One of the most significant inventions to emerge in previous centuries was battery energy storage and, in this century, rechargeable Li-ion batteries have revolutionised many aspects of life as we know it. They have broad application in everything from hand-held electronic devices and tools through all types of electric vehicles (EVs) to industrial- and domestic-scale stationary systems used to store energy from renewable sources of power.
Generally speaking, a Li-ion battery consists of four main components: cathode (positive electrode), anode (negative electrode), electrolyte and separator. During discharge the anode releases lithium ions to the cathode through the electrolyte and separator and an electric current is generated.
Types of Li-ion batteries
There are various types of Li-ion batteries, incorporating a range of cathode chemistries. Each combination has specific properties and hence specific applications. Indeed, the cathode to a large extent determines the unique properties of each type of battery.
Most of the metals within a Li-ion battery are consumed in the manufacture of its cathode, so efficient, high-performance cathode materials are vital for environmental health and sustainability as resources dwindle worldwide.
Generally, a Li-ion battery cathode takes the form of mixed metal oxides, including lithium, or mixed metal phosphates. The anode usually consists of graphite manufactured to a stringent particle size, shape and porosity standards.
The most common Li-ion battery cathode chemistries are as follows.
- LMFP – lithium-manganese-ferro-phosphate.
- LFP – lithium-ferro-phosphate.
- LMO – lithium-manganese oxide.
- NCA – lithium-nickel-cobalt-aluminium oxide.
- NMC – lithium-nickel-manganese-cobalt oxide.
- LCO – lithium-cobalt oxide.
As a rule, Li-ion batteries containing nickel and cobalt – the latter an often problematic global resource in terms of provenance and supply – store more energy per unit of mass, meaning that NCA/NMC chemistries have until quite recently been deemed more suitable for use in long-range passenger EVs. However, that is changing rapidly.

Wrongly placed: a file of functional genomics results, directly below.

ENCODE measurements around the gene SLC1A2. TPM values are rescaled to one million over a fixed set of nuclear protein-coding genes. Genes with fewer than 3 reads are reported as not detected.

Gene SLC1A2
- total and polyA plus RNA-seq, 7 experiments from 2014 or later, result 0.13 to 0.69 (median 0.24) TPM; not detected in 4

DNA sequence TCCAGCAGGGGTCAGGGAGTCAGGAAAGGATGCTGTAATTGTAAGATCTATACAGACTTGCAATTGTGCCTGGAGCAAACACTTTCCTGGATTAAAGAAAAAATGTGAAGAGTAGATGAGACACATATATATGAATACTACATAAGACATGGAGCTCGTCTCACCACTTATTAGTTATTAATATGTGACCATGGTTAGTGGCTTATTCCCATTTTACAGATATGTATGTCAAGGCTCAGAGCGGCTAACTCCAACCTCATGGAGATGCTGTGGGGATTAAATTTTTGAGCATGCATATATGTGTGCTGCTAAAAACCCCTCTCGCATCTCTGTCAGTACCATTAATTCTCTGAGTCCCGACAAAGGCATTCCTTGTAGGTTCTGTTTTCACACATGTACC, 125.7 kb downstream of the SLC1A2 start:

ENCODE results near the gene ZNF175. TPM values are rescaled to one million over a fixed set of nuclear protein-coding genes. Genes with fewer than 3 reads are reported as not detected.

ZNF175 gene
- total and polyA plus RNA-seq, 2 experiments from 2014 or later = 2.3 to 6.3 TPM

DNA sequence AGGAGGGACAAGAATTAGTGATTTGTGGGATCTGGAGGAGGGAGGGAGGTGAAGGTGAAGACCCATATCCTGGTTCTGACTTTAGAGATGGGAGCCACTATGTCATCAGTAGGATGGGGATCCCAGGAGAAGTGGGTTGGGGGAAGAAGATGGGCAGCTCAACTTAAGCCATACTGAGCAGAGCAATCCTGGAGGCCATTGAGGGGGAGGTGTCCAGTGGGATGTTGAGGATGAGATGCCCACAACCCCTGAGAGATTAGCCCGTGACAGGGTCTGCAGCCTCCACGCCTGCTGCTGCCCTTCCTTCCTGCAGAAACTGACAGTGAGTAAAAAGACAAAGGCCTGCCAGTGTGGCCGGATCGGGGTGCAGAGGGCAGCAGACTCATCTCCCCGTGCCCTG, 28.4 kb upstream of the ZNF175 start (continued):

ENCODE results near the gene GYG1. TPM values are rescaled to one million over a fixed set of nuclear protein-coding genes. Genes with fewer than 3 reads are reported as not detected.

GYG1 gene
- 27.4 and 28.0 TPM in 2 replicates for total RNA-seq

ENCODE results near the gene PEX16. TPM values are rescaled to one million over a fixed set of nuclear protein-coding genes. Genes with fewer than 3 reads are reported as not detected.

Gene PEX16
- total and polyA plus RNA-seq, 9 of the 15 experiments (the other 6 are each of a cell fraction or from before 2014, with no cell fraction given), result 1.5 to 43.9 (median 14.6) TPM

LFP-type Li-ion batteries certainly outperform their nickel-based counterparts in terms of cost and safety (ie greater chemical and thermal stability). They are also considered more sustainable in terms of resource utilisation, using 20% less lithium per kilowatt hour (kWh) of storage capacity, and have the longest lifecycle in comparison to other batteries based on lithium chemistry.
Although capable of very high current delivery, LFP batteries do, however, have a lower specific energy density and, as a result, have generally been considered most suitable for hybrid EVs, electric buses, battery-energy-storage systems for renewable power and other applications where longevity is more important than volume and mass. Now, however, makers of LFP battery cells are achieving energy densities above 200 watt-hours per kilogram (Wh/kg), thereby closing the energy-density gap between LFP and nickel-based Li-ion battery chemistries (250 Wh/kg).
LMFP battery cells share all the benefits of LFP cells but, significantly, deliver an energy density of up to 25% more.
As the global shift from fossil fuels to renewable sources of power accelerates, the drive for efficient storage of that renewable power has put Li-ion batteries – in particular, LMFP and LFP battery chemistries – to the fore.
VSPC’s scaleable, flexible processes are being used to create new generations of battery materials, to meet the greater performance requirements of end-users globally.
Demand for Li-ion batteries
* Roskill are forecasting a four-fold increase in cathode material demand in the next five years and, importantly, LFP will retain a one-third share of the total cathode material market. VSPC is positioning itself to supply part of that forecast growth, as both a cathode material producer and provider of process technologies. (NB: 1 GWh is the equivalent of generating – or consuming – one billion watts for 1 hour.)
S&P Global Market Intelligence expects Li-ion battery production capacity to increase from 455 GWh i(2020) to 1,447 GWh vy 2025, with China and Europe the largest contributors to such capacity increases, and with these regions also becoming the biggest drivers of global passenger EV sales.
Other independent forecasts conservatively project that demand for cathode materials for Li-ion batteries will exceed US$10 billion by 2025, and also that LFP is likely to become the dominant Li-ion battery chemistry within a few years, due to its greater safety and environmental and social governance (ESG) values, as well as its more positive cost structure.In fact, some forecast that demand for LFP cathode material will grow fivefold by 2030, as new applications for LFP and LMFP continue to emerge as a replacement for lead-acid batteries and in new types of EV platforms.
VSPC owns some of the most advanced technology currently available for the production of advanced LFP and LFMP battery materials.